WikiLeaks isn’t done exposing the CIA’s arsenal of hacking tools used to infiltrate computer systems around the globe. Last month, we told you about Weeping Angel, which targeted select Samsung Smart TVs for surveillance purposes. Today, we’re learning about Archimedes, which attacks computers attached to a Local Area Network (LAN).
Although we have no way of knowing whether Archimedes is still in use by the CIA, the details of how it is unleashed on unsuspecting parties has been revealed in full. In its teaser announcing the exploit, WikiLeaks writes, “It allows the re-directing of traffic from the target computer inside the LAN through a computer infected with this malware and controlled by the CIA.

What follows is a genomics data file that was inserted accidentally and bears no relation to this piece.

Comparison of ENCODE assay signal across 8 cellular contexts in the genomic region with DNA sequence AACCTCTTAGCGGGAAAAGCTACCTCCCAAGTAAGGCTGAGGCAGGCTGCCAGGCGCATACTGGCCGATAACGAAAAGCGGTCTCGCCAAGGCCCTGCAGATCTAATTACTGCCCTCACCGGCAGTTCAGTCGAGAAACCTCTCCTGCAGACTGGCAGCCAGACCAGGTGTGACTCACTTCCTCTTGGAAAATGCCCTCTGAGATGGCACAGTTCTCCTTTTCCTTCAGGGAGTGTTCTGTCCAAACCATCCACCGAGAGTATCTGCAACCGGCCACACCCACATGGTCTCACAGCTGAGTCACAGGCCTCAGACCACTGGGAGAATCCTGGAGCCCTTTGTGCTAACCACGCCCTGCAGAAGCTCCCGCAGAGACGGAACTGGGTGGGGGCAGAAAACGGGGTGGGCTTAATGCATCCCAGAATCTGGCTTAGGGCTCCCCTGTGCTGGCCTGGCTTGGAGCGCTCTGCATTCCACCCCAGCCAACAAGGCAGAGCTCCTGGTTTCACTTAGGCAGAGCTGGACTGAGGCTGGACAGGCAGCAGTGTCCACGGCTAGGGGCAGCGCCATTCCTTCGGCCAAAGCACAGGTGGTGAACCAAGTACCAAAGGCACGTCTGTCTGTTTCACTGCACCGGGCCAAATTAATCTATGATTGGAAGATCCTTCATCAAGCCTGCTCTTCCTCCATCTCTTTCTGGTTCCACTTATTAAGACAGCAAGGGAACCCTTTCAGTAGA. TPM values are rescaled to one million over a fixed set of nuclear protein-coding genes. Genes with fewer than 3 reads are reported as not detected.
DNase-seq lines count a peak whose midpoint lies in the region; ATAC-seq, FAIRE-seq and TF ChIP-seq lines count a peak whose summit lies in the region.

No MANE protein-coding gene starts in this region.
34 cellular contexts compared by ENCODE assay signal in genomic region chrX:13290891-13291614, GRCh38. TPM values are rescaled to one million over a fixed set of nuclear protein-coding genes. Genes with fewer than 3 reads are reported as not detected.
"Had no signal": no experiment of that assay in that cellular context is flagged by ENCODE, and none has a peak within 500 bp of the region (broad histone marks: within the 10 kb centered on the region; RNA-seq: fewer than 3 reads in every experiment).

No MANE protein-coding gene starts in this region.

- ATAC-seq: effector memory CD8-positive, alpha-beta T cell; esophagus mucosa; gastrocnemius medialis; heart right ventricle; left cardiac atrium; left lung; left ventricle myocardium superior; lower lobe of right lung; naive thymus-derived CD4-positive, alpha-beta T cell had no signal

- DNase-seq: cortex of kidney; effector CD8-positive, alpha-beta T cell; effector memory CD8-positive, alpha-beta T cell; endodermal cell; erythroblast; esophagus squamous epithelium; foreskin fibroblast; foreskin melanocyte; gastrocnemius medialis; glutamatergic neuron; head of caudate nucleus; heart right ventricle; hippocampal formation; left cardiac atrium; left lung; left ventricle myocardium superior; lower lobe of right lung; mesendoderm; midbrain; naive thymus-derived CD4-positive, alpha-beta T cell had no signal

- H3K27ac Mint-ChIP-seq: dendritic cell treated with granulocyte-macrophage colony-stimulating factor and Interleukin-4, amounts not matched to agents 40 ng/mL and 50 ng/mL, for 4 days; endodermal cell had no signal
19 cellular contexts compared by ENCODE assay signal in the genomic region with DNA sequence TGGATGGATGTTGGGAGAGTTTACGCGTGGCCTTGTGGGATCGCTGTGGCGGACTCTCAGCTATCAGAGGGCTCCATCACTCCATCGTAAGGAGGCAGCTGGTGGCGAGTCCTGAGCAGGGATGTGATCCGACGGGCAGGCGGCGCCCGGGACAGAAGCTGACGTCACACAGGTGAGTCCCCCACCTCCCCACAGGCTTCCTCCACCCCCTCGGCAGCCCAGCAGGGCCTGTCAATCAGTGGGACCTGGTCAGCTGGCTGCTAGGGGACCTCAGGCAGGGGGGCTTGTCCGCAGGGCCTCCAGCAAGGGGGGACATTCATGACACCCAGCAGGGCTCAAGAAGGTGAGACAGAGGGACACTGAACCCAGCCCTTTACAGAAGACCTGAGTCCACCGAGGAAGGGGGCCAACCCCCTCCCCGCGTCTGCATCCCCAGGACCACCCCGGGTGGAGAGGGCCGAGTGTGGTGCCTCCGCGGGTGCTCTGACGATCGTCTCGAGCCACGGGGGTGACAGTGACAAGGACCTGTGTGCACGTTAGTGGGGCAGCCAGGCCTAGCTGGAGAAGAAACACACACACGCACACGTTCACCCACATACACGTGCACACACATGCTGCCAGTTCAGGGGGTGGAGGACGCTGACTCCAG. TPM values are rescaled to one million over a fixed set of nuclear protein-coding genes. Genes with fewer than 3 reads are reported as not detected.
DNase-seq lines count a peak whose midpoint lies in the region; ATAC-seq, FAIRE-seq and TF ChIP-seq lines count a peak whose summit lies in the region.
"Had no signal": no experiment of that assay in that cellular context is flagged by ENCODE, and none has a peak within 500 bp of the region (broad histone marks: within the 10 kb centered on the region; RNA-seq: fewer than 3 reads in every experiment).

Fulcrum uses ARP spoofing to get in the middle of the target machine and the default gateway on the LAN so that it can monitor all traffic leaving the target machine. It is important to note that Fulcrum only establishes itself in the middle on one side of the two-way communication channel between the target machine and the default gateway. Once Fulcrum is in the middle, it forwards all requests from the target machine to the real gateway.
Archimedes can be deployed on machines running Windows XP (32-bit), Windows Vista (64-bit) and Windows 7 (64-bit) operating systems. The CIA documentation also says that the binaries required for Archimedes/Fulcrum will “run on any reasonably modern x86-compatible hardware”.